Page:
Embrace the abominable snowman deep within you!
There’s something very special about cold-weather running. When I wake up at 4:40 a.m. every day of the work week, I get into my cold-weather gear and go downstairs to check the temperature. This morning the thermometer read 20 degrees. I check the weather for myself when I let our dog, Sophie, out, making sure I’m dressing just right for the conditions. Then I down a cup of coffee and water and usually a slice of toast and put on my running jacket, hat, mittens/gloves, GPS watch, knee wrap, lights, Road ID, and other stuff before heading out the door. The first mile or so I’m usually pretty stiff and going slow. But then I loosen up and my pace increases. If it’s really cold, breathing can hurt. Sometimes my nose will go numb and my hands will get a little frigid. But there’s something so invigorating about running in the cold. I’m sure it’s the same way with cross-country skiing—an activity that I want to take up sooner or later.
A lot of people avoid the cold at all costs, staying indoors for basically the entire winter and working out in a gym unless they’re just hibernating. They’re missing out! So long as you have the right gear, running or walking outside during the winter months can be great fun. Just make sure you don’t wear cotton and don’t overdress! And if it’s icy or snowy, break out some YakTrax (which function like crampons) and burn up the road or trail! Be sure to wear a light so motorists can see you.
This week will mark my seventh consecutive week at 70+ miles as I remain in a low/moderate-mileage "holding pattern." I've found that 70 miles per week is just right for keeping in good shape and just on the threshold of very good but not excellent shape (excellent shape comes at 90 miles per week and championship shape at 100+ per week). I feel really good right now. My legs are strong and, except for some minor patella femoral pain in my left knee, all injuries from the North Coast 24-Hour are healed. My knee wrap keeps the problem at bay and eventually it'll go away. My leg turnover is back to normal. I'm strong on the trails again and have some extra kick I haven't had in a while. This past weekend I covered 13 miles on Saturday and 18.5 miles Sunday and it was easy. I'm just where I want to be.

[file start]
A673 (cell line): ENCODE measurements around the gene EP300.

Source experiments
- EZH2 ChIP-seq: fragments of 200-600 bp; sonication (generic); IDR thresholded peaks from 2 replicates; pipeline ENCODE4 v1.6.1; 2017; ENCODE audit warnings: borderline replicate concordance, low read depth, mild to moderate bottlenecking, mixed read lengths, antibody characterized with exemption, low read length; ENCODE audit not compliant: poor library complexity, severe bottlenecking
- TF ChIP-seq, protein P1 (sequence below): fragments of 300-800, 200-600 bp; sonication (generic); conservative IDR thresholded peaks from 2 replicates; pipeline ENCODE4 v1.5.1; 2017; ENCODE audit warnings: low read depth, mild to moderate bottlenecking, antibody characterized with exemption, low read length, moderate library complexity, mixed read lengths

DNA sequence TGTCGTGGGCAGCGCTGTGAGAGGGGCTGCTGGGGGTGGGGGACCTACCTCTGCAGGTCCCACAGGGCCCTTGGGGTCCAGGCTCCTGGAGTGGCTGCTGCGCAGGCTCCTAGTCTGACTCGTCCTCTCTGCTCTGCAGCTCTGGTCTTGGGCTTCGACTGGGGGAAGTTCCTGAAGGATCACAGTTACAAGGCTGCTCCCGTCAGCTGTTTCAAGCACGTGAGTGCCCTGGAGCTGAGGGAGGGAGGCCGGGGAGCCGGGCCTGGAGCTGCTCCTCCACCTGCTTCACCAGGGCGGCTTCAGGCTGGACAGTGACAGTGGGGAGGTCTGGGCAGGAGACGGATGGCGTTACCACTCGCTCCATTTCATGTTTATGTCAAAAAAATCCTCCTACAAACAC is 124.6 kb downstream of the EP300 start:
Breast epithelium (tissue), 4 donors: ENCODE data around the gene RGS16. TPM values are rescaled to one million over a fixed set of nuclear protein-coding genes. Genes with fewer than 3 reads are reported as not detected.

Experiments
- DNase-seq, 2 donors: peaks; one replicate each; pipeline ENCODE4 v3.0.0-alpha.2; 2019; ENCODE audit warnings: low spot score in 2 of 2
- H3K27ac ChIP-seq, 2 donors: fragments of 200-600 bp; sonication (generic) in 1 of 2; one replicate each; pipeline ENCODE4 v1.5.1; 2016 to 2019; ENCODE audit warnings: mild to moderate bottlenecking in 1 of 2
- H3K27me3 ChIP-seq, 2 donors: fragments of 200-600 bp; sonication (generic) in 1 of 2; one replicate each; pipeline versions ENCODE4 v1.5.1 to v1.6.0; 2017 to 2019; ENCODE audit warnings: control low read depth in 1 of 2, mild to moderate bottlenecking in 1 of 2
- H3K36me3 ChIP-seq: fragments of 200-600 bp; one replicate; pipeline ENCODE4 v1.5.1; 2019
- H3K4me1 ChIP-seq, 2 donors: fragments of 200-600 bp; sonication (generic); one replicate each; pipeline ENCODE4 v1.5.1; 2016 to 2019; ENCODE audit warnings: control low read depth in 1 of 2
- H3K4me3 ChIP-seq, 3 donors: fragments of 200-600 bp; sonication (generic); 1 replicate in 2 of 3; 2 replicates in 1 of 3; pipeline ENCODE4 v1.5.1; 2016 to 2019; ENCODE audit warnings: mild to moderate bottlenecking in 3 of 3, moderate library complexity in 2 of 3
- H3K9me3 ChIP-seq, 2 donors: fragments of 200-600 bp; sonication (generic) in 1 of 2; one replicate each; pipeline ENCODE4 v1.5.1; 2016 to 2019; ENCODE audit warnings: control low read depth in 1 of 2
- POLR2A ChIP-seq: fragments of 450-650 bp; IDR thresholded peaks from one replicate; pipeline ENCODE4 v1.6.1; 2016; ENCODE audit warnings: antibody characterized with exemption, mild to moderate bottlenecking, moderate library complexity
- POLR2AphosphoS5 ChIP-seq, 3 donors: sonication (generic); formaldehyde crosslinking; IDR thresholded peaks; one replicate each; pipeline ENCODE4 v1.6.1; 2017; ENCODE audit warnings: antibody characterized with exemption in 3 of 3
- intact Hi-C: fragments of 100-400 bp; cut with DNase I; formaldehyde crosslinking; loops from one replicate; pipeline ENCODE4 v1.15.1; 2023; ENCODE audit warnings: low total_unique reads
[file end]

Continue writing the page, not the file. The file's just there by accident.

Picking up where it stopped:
The plan is still for me to implement some quality starting on January 1. For January, I’m going to hold the weekly mileage steady at about 70-75 and introduce tempo running and some intervals—mostly all on my treadmill as the roads this time of year (and for the next 3-4 months) are usually too icy to go really fast—as in 6:00-6:15 pace. In the spirit of what I wrote above, I’ll still do the vast majority of my running outside because that’s where it’s most enjoyable. Every month between now and June I’m going to add 10 miles per week as I build up to spring and summer races. So that would come out to 70s in January, 80s in February, 90s in March, racing in April as I plan to run the Boston Marathon, 100-110 in May, and still 100-110 in June when I plan to run the Mohican 100. I think that’s a good plan.
In my last post I feel like I didn’t adequately express how I look back on the North Coast 24-Hour, which was held on Oct. 3-4 here in Cleveland and served as the USATF 24-hour national championship. I think I came across as saying my result at the race was a disappointment and nothing more.
Me at my lowest point during the North Coast 24.
Yes, I was unhappy with the result (130.67 miles and ninth overall) and yes, I believe I underachieved that day. I think I left at least 5 and as many as 10 miles on the course and had a faulty approach to the race, focusing too much on my 100-mile split and too little on a strategy encompassing the entire 24 hours. I think in many respects I ran the first 100-110 miles by myself. After that, I was spent and really dug deep (as you can see in the photo), inspired by all the family members, fellow runners, co-workers, and other friends who were supporting me—to the tune of $2,500—in my efforts to raise money for Rainbow Babies & Children’s Hospital.
When things got the worst for me, I thought about the kids and families at Rainbow who were going through a much more difficult time than I was enduring on the North Coast 24 course. I could step off the course and quit at any time. The kids and families at Rainbow had no such option. So I ran and did my best, and in the process I managed to use a selfish endeavor (running) to do some good in the world. The North Coast 24 was an incredible experience—one I will never forget. Every year I’m going to make an effort to support a children’s charity through my running. Running can’t be about me—it needs to also be about helping others.